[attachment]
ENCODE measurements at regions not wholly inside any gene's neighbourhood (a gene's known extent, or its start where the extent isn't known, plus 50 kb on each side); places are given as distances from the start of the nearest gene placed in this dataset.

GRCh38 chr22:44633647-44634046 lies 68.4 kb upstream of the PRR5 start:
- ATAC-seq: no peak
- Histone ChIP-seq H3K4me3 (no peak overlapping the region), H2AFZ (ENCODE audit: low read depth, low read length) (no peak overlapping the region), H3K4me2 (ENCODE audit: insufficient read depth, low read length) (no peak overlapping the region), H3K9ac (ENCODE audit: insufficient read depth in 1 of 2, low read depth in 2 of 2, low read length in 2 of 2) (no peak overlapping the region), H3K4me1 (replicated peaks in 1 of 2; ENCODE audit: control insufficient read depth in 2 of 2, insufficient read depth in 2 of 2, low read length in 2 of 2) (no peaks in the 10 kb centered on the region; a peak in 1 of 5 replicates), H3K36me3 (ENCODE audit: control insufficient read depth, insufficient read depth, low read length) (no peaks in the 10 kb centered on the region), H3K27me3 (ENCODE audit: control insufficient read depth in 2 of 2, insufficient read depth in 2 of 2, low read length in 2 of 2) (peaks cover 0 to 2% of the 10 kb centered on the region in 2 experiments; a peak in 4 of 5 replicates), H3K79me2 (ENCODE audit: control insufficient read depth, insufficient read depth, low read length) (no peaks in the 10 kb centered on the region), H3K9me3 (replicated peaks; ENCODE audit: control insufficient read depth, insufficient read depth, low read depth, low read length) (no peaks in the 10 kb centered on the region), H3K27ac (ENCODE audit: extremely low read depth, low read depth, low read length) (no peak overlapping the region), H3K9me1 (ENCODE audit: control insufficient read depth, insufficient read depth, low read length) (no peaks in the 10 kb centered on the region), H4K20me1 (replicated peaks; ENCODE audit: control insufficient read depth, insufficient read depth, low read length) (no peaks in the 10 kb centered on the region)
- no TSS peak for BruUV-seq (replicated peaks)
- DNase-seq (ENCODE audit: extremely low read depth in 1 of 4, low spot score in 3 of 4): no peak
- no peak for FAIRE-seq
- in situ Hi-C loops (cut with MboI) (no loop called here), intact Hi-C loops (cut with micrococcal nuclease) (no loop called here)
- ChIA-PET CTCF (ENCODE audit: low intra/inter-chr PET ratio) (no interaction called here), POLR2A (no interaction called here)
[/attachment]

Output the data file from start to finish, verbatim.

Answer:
ENCODE measurements at regions not wholly inside any gene's neighbourhood (a gene's known extent, or its start where the extent isn't known, plus 50 kb on each side); places are given as distances from the start of the nearest gene placed in this dataset.

GRCh38 chr22:44633647-44634046 lies 68.4 kb upstream of the PRR5 start:
- ATAC-seq: no peak
- Histone ChIP-seq H3K4me3 (no peak overlapping the region), H2AFZ (ENCODE audit: low read depth, low read length) (no peak overlapping the region), H3K4me2 (ENCODE audit: insufficient read depth, low read length) (no peak overlapping the region), H3K9ac (ENCODE audit: insufficient read depth in 1 of 2, low read depth in 2 of 2, low read length in 2 of 2) (no peak overlapping the region), H3K4me1 (replicated peaks in 1 of 2; ENCODE audit: control insufficient read depth in 2 of 2, insufficient read depth in 2 of 2, low read length in 2 of 2) (no peaks in the 10 kb centered on the region; a peak in 1 of 5 replicates), H3K36me3 (ENCODE audit: control insufficient read depth, insufficient read depth, low read length) (no peaks in the 10 kb centered on the region), H3K27me3 (ENCODE audit: control insufficient read depth in 2 of 2, insufficient read depth in 2 of 2, low read length in 2 of 2) (peaks cover 0 to 2% of the 10 kb centered on the region in 2 experiments; a peak in 4 of 5 replicates), H3K79me2 (ENCODE audit: control insufficient read depth, insufficient read depth, low read length) (no peaks in the 10 kb centered on the region), H3K9me3 (replicated peaks; ENCODE audit: control insufficient read depth, insufficient read depth, low read depth, low read length) (no peaks in the 10 kb centered on the region), H3K27ac (ENCODE audit: extremely low read depth, low read depth, low read length) (no peak overlapping the region), H3K9me1 (ENCODE audit: control insufficient read depth, insufficient read depth, low read length) (no peaks in the 10 kb centered on the region), H4K20me1 (replicated peaks; ENCODE audit: control insufficient read depth, insufficient read depth, low read length) (no peaks in the 10 kb centered on the region)
- no TSS peak for BruUV-seq (replicated peaks)
- DNase-seq (ENCODE audit: extremely low read depth in 1 of 4, low spot score in 3 of 4): no peak
- no peak for FAIRE-seq
- in situ Hi-C loops (cut with MboI) (no loop called here), intact Hi-C loops (cut with micrococcal nuclease) (no loop called here)
- ChIA-PET CTCF (ENCODE audit: low intra/inter-chr PET ratio) (no interaction called here), POLR2A (no interaction called here)